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Majority affirms conviction despite no witnesses

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An appellate judge dissented from the majority's decision to uphold a woman's conviction of operating a car after her driving privileges had been forfeited for life, finding that confirming her conviction would break from precedent.

In Cathy A. Crawley v. State of Indiana, No. 49A05-0905-CR-280, Indiana Court of Appeals Judge Patricia Riley believed the evidence of the case created a probability that Cathy Crawley was driving the car that crashed into an acquaintance's pool early in the morning, but that the probability is less than beyond a reasonable doubt. She based her dissent on previous rulings that dealt with the sufficiency of evidence to prove operation of a car, and found the majority's affirmation of Crawley's conviction goes against the precedent set by those cases.

Crawley was found by acquaintance Donald Jones in his backyard early in the morning in November 2008; she was soaking wet, wearing boxer shorts, a tank top, and no shoes. She was disoriented and asked if Jones had seen her car. After searching for a moment, she realized the car was partially in Jones' above ground pool. Crawley's purse, jacket, and cigarette butts were found by his hot tub. Jones believed she had been drinking and Crawley admitted to taking pills used to treat seizure disorders and panic attacks. No one had seen her drive the car into the pool, but she was alone when she was found.

Over Crawley's objections, Jones called the police. Crawley had borrowed the car from a friend weeks earlier and then refused to return it. She was convicted of Class C felony operating a motor vehicle after driving privileges are forfeited for life.

Judges Nancy Vaidik and Terry Crone affirmed the conviction because they believed when taken as a whole, the substantial circumstantial evidence supported the trial court's inference that Crawley operated the car, ultimately drove it into Jones' pool, and was found alone and impaired at the scene. She also frequently referred to the car as hers.

The majority rejected Crawley's arguments that she was too intoxicated at the time she made the statement about nobody being with her, so it wasn't reliable; that the trial court put substantial weight on the fact that water was found in her purse and that it must have come from the pool; and Crawley's challenges to the trial court's discrediting of her friend's testimony about when Crawley was at her house because her arguments would require the appellate court to reweigh the evidence.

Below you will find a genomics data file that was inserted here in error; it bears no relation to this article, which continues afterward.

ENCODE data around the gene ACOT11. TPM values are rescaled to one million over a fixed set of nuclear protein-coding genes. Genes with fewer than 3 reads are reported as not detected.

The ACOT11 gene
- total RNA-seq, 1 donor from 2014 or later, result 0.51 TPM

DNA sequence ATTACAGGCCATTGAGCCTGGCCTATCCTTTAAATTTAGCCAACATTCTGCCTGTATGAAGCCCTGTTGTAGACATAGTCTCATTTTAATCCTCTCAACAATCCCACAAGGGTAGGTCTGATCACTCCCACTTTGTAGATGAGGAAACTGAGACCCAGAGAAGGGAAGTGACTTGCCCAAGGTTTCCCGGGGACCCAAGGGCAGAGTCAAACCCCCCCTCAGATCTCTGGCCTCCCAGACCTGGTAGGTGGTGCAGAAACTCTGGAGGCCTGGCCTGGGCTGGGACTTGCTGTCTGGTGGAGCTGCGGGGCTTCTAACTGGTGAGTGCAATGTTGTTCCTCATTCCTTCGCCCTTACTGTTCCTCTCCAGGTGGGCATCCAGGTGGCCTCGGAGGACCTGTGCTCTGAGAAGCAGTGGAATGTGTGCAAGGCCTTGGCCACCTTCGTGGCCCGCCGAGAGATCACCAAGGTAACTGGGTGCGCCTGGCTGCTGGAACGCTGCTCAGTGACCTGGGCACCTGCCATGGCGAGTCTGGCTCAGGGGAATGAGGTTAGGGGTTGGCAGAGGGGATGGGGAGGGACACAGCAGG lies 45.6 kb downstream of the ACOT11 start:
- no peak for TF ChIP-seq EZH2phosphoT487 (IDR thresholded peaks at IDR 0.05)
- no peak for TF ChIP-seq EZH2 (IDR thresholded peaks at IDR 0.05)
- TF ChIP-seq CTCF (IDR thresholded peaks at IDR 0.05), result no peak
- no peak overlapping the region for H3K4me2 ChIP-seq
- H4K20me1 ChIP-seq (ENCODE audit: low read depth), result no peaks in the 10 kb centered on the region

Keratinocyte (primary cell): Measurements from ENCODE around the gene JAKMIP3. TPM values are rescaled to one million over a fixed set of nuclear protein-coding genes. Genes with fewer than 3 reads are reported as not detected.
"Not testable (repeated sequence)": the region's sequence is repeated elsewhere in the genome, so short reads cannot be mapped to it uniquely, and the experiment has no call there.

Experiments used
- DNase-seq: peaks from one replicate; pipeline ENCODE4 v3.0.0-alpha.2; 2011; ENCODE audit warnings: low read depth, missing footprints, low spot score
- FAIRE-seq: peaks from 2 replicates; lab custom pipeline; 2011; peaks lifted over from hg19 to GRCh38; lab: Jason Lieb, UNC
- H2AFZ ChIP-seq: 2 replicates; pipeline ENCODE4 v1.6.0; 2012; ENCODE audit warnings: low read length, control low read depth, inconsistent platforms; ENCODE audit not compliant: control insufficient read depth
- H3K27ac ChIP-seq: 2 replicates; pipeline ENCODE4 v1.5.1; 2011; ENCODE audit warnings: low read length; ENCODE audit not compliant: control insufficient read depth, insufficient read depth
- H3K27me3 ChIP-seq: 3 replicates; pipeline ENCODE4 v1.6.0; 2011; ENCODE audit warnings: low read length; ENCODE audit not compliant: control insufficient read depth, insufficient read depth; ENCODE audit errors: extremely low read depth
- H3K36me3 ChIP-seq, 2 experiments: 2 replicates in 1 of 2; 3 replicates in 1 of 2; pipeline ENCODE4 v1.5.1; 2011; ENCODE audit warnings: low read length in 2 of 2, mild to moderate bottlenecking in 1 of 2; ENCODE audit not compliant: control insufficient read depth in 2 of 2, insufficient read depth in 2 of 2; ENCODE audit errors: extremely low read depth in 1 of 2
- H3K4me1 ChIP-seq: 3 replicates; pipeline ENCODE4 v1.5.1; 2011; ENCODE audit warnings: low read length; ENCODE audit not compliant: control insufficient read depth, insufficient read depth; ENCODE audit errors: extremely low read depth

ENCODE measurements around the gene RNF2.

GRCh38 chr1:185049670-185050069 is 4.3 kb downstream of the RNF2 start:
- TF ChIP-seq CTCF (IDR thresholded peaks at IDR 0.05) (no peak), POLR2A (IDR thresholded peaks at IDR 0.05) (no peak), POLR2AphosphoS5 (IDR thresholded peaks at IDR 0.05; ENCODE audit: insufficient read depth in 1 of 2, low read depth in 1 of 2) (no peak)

"We find it to be of no moment that nobody observed Crawley operate the motor vehicle because the State presented sufficient circumstantial evidence from which the trier of fact could conclude beyond a reasonable doubt that Crawley operated the motor vehicle," wrote Judge Vaidik.

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  1. Don't we have bigger issues to concern ourselves with?

  2. Anyone who takes the time to study disciplinary and bar admission cases in Indiana ... much of which is, as a matter of course and by intent, off the record, would have a very difficult time drawing lines that did not take into account things which are not supposed to matter, such as affiliations, associations, associates and the like. Justice Hoosier style is a far departure than what issues in most other parts of North America. (More like Central America, in fact.) See, e.g., http://www.theindianalawyer.com/indiana-attorney-illegally-practicing-in-florida-suspended-for-18-months/PARAMS/article/42200 When while the Indiana court system end the cruel practice of killing prophets of due process and those advocating for blind justice?

  3. Wouldn't this call for an investigation of Government corruption? Chief Justice Loretta Rush, wrote that the case warranted the high court’s review because the method the Indiana Court of Appeals used to reach its decision was “a significant departure from the law.” Specifically, David wrote that the appellate panel ruled after reweighing of the evidence, which is NOT permissible at the appellate level. **But yet, they look the other way while an innocent child was taken by a loving mother who did nothing wrong"

  4. Different rules for different folks....

  5. I would strongly suggest anyone seeking mediation check the experience of the mediator. There are retired judges who decide to become mediators. Their training and experience is in making rulings which is not the point of mediation.

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